All it takes is one employee at any company that supplies your software clicking a link in a phishing email to spell doom for your data. Naturally, you can’t control what employees at other companies are doing, which is why these sorts of attacks are so frustrating.
The best way to prepare for a supply chain attack is to prepare yourself to deal with a cyber breach. A data breach remediation plan helps mitigate the damage done to your company if your systems become compromised.
There are also several precautions your company can take to avoid most of the fallout from a supply chain data breach.
Get A Cybersecurity Assessment
Undergoing a cybersecurity assessment can give you a good idea of your organization’s cybersecurity strengths and weaknesses. You can use this information to prepare for a data breach by shoring up defenses, restricting access points, and identifying likely attack points to monitor for strange activity.
Backup Your Data
Having offsite data backups can be a lifesaver if your critical systems are compromised. Should you lose access to your data through a ransomware attack or other cyber threat, you can restore your systems from the backup and continue operations.
To use this method, you must back up your data frequently. It also doesn’t stop cyber thieves from stealing and selling sensitive data on the dark web.
Use Security Tools
Employing security tools such as firewalls, anti-virus software, and multi-factor authentication (MFA) is a great way to slow attackers down if they manage to breach your system. When used effectively, you can give your team time to discover and halt a breach in progress or significantly restrict where hackers can go within your network.
Adopt a Zero Trust Model
Zero trust is a cybersecurity methodology that assumes no application or user should be trusted by default within your system. Instead, all access points will require some form of authentication that verifies the identity of the person attempting to gain access.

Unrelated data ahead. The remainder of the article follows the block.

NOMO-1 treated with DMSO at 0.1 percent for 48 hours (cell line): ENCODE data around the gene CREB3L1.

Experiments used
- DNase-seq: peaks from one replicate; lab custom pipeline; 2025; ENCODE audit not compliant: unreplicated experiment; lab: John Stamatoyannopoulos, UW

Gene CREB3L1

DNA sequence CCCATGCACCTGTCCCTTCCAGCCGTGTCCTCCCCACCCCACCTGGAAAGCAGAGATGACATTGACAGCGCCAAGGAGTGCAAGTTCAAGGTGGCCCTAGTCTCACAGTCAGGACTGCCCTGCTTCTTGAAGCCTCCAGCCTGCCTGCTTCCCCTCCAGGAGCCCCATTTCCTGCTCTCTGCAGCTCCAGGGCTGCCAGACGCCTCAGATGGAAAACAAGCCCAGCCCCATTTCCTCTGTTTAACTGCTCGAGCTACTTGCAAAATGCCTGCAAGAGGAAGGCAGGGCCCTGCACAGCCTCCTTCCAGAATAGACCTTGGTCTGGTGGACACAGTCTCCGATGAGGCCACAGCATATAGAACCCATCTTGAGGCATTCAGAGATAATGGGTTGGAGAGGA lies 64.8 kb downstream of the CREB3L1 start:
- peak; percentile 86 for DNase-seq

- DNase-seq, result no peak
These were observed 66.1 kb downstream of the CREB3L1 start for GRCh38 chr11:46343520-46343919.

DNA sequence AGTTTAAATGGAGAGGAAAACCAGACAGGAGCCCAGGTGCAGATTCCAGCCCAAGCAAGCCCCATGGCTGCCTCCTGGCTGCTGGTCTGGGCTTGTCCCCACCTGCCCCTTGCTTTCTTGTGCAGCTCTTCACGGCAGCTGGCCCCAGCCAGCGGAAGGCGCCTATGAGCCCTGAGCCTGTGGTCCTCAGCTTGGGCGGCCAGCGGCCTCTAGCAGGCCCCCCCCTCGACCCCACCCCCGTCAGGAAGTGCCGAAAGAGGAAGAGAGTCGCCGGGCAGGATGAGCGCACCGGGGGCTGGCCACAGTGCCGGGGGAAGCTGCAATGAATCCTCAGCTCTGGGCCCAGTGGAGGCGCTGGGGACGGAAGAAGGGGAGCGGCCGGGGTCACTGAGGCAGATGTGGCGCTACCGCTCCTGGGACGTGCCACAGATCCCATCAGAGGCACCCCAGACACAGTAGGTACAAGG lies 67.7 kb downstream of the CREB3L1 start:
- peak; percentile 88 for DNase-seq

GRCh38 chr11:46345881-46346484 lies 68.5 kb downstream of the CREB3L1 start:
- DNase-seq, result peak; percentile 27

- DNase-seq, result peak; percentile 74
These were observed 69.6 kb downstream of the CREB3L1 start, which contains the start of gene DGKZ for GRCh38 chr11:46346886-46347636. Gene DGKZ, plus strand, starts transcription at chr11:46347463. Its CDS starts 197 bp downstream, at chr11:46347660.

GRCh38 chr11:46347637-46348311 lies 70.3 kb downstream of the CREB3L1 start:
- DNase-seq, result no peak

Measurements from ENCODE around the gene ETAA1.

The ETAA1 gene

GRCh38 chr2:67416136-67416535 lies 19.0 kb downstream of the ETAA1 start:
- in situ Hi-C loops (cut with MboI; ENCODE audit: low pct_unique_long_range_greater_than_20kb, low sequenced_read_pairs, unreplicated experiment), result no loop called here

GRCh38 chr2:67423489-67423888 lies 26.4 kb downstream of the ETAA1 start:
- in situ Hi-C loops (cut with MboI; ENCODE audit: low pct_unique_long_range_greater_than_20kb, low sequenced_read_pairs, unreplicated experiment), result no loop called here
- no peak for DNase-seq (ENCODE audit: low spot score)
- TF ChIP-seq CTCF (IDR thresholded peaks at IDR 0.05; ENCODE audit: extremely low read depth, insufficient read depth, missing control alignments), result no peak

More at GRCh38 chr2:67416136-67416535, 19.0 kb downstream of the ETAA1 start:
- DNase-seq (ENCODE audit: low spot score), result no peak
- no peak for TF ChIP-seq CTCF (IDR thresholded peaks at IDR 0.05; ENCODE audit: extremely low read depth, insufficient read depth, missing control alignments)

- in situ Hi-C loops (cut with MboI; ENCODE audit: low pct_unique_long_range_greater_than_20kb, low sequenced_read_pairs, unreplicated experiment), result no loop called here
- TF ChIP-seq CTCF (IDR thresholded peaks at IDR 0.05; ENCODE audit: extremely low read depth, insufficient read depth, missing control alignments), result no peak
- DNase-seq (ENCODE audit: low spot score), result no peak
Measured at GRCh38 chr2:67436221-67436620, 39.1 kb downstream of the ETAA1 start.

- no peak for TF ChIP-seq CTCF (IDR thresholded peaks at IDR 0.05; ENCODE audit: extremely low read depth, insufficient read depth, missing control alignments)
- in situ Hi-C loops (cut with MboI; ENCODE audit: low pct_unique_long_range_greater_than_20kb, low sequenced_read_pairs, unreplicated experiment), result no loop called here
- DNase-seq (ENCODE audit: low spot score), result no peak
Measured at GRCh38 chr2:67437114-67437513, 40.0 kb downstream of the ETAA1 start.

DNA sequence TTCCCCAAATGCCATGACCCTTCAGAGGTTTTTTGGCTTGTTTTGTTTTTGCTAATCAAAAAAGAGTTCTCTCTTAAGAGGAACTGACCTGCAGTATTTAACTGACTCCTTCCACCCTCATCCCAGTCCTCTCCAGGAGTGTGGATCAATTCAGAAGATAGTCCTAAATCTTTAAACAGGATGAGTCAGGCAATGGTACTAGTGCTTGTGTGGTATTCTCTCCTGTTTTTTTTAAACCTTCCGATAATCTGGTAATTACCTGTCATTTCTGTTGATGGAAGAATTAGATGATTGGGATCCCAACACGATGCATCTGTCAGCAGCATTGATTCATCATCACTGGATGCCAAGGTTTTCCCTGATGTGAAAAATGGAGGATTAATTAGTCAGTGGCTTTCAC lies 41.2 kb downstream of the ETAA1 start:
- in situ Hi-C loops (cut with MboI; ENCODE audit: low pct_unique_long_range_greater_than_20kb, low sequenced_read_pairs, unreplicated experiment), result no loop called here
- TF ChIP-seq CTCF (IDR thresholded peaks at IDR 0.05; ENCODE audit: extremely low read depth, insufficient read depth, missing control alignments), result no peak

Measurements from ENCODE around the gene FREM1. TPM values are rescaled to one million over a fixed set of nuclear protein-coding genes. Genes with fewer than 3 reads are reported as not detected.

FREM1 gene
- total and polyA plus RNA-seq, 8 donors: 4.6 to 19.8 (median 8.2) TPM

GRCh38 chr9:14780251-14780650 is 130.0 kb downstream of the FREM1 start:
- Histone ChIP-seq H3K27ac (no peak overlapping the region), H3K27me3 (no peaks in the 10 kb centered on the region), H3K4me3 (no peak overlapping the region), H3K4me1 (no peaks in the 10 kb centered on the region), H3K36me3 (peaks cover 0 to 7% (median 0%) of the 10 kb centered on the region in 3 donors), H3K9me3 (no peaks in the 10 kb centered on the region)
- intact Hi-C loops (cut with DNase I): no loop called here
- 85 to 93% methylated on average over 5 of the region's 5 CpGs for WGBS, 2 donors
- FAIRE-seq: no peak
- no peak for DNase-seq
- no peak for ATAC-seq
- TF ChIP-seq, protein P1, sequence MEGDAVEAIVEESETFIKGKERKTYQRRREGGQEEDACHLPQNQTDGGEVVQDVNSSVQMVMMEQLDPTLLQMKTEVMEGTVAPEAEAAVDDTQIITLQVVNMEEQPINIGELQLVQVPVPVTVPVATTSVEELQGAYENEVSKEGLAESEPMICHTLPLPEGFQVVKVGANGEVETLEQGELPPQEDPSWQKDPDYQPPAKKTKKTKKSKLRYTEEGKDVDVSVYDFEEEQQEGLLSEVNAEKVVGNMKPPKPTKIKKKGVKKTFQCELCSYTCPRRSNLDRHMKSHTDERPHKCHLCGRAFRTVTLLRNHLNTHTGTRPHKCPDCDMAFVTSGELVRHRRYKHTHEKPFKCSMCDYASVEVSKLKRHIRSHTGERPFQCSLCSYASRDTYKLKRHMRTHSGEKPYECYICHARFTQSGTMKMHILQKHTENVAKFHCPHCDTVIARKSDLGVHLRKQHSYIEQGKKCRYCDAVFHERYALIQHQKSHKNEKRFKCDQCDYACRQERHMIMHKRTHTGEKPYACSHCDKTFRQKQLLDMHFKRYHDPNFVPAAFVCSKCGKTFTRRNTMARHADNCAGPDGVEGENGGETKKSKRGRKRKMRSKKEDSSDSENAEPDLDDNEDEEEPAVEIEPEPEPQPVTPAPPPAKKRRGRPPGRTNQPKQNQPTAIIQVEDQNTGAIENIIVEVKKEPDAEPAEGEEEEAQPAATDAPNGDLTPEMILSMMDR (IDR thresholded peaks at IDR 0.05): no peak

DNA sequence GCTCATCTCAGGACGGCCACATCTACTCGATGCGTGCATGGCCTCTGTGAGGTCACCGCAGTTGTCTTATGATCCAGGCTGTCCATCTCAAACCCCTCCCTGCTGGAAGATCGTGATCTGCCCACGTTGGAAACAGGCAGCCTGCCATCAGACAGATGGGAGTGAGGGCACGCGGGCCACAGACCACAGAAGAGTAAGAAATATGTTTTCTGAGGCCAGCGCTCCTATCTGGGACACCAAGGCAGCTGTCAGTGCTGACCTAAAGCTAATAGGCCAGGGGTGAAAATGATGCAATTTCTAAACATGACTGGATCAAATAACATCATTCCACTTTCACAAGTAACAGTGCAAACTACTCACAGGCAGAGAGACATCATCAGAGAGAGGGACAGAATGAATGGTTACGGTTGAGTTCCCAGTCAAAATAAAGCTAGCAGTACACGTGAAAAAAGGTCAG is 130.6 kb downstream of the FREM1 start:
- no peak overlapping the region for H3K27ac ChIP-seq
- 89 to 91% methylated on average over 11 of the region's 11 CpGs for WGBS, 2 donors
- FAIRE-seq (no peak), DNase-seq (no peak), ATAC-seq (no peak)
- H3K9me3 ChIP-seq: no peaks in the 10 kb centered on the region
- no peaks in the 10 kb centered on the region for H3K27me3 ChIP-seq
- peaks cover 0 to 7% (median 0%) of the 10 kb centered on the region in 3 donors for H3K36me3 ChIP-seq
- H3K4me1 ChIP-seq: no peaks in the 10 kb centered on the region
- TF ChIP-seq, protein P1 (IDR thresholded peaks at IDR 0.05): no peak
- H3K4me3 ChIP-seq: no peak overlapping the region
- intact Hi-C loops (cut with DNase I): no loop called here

This can take several different forms:
- Require validation of users in-network, even privileged accounts
- Only give users as much permission as they need to complete their tasks
- Implement strict rules on which devices can access the network
Zero trust architecture can make it extremely difficult for attackers to move around within your system as they are met with authentication barriers at every step.
Act Swiftly to Shutdown Compromised Software
This last tip is the simplest but one of the most important. Have the personnel in your organization responsible for cybersecurity keep an eye out for supply chain attacks. Once discovered, these attacks become big news in the industry. If you start hearing about an attack on software you know you use, isolate it and cut it out of your network as soon as possible.
Even if you’ve already been compromised, removing the tainted software can prevent hackers from pushing further updates to thwart efforts to fix identified security breaches.
Let Blade Handle Your Supply Chain Security
We know this can seem like many steps you need to take to keep your data secure, and you’re right. Unfortunately, with how sophisticated criminals are at successfully infiltrating business networks, you need to do much more to protect yourself than you did just a few years ago.
For some businesses, this may seem overwhelming. That’s why the St. Louis cybersecurity and IT experts at Blade Technologies are here to help. We offer cybersecurity and risk management services, from initial network assessments to cyber breach remediation planning. We can even help you get better cybersecurity insurance for your business!
Don’t feel like you have to face the growing tide of cybersecurity threats by yourself. Blade Technologies has your back so you can focus on what you do best: Running your business.
Contact our cybersecurity experts today, and let’s strengthen your supply chain cybersecurity together today.